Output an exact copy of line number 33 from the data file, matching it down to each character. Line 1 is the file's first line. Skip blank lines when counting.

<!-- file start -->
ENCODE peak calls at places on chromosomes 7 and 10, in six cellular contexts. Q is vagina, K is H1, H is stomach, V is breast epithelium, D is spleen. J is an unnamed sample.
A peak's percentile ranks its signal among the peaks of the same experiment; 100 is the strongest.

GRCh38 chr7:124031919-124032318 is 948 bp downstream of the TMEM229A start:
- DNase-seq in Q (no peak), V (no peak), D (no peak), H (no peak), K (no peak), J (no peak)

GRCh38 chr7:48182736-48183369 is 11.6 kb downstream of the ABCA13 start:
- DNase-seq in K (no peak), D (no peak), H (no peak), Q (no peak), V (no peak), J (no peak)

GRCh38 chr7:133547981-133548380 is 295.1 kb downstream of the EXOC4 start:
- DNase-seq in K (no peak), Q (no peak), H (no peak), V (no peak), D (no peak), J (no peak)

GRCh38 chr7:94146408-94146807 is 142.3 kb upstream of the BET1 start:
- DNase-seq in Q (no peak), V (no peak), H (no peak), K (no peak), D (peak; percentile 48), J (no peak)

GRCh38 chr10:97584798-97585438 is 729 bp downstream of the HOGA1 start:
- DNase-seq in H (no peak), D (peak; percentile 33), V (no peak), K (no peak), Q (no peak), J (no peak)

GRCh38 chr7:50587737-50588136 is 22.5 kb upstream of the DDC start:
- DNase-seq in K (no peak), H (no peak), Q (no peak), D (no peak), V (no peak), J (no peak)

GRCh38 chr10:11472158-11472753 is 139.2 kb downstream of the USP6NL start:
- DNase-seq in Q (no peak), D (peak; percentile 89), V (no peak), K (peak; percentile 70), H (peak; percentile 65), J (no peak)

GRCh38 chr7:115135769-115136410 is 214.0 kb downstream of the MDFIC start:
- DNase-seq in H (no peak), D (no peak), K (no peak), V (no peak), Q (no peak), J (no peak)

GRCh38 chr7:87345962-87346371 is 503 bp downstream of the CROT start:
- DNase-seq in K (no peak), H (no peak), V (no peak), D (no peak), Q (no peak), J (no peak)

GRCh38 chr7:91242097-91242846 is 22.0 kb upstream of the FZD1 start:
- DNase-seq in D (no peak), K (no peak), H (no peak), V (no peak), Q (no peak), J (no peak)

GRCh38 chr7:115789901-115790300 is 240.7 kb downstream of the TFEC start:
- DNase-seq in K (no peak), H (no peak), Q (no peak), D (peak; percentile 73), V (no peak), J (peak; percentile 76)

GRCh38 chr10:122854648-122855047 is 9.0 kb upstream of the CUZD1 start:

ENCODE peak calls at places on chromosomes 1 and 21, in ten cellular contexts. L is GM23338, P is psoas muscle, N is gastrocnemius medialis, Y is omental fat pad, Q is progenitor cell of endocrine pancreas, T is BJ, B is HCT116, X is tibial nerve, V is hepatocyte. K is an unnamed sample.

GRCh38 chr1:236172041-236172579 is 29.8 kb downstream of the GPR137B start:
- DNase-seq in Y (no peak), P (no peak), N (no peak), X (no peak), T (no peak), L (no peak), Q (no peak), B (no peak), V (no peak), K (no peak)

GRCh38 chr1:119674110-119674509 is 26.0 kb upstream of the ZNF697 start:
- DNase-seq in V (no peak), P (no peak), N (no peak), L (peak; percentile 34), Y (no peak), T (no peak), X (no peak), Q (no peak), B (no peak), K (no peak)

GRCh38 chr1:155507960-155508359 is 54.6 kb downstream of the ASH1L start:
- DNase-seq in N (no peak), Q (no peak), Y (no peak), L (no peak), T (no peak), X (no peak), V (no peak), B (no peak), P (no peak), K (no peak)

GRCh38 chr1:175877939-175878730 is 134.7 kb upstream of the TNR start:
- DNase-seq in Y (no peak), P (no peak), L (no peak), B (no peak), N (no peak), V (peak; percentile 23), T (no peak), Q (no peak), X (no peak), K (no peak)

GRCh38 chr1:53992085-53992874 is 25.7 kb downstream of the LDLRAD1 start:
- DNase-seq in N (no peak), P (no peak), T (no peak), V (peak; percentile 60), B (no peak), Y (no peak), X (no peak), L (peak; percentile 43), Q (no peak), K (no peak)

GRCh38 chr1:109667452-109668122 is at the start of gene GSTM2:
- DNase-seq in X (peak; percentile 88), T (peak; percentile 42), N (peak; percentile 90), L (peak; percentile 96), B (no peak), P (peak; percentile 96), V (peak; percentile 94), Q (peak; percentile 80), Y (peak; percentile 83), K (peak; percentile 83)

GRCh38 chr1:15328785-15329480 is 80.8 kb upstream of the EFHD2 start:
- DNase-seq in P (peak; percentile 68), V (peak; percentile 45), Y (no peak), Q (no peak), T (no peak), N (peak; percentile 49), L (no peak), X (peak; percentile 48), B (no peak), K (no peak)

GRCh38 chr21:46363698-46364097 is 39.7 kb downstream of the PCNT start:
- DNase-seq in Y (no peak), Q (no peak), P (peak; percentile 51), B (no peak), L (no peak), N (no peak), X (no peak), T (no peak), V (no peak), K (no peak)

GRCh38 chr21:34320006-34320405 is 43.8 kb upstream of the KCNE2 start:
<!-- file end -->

GRCh38 chr1:175877939-175878730 is 134.7 kb upstream of the TNR start: